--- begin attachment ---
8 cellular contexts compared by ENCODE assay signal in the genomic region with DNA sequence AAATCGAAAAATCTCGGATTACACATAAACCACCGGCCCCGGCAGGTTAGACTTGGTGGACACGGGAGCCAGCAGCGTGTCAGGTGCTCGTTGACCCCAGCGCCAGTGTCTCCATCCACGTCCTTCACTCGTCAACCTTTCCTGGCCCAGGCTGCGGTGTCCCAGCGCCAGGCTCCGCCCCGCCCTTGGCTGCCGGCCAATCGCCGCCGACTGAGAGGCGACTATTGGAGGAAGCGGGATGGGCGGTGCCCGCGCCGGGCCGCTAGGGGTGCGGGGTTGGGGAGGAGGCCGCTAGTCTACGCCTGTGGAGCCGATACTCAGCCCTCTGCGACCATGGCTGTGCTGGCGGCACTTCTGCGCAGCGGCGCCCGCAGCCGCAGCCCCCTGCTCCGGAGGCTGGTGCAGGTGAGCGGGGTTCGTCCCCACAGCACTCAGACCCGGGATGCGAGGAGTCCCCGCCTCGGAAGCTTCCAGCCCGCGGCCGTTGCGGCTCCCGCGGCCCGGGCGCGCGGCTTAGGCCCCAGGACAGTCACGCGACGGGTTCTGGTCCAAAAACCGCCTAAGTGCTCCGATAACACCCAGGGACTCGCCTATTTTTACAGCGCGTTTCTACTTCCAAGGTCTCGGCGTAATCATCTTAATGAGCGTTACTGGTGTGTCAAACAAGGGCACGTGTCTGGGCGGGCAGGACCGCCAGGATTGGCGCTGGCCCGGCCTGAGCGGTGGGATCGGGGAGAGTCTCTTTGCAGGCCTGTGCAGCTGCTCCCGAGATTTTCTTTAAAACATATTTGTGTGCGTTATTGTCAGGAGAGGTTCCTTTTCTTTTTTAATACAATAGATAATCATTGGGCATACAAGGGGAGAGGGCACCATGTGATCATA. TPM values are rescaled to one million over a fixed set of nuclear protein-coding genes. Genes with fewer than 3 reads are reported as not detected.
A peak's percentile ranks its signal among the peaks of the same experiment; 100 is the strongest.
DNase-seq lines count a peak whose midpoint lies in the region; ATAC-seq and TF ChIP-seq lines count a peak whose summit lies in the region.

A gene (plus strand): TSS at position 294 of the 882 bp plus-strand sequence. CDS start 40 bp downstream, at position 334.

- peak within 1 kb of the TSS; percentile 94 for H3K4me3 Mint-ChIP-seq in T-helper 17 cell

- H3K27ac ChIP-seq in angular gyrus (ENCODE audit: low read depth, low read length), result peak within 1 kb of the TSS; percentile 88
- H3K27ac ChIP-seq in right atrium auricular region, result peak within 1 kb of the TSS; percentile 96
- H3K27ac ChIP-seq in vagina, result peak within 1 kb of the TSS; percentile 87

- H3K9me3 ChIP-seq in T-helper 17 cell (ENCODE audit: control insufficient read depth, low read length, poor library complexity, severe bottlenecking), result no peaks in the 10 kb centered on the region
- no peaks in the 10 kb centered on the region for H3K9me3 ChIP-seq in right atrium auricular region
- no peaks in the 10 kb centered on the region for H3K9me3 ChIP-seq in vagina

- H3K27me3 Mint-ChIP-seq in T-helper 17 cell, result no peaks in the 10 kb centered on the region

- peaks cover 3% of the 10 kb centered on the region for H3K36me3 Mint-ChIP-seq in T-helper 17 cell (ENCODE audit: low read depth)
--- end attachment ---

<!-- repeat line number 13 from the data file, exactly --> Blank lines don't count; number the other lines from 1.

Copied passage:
- peaks cover 3% of the 10 kb centered on the region for H3K36me3 Mint-ChIP-seq in T-helper 17 cell (ENCODE audit: low read depth)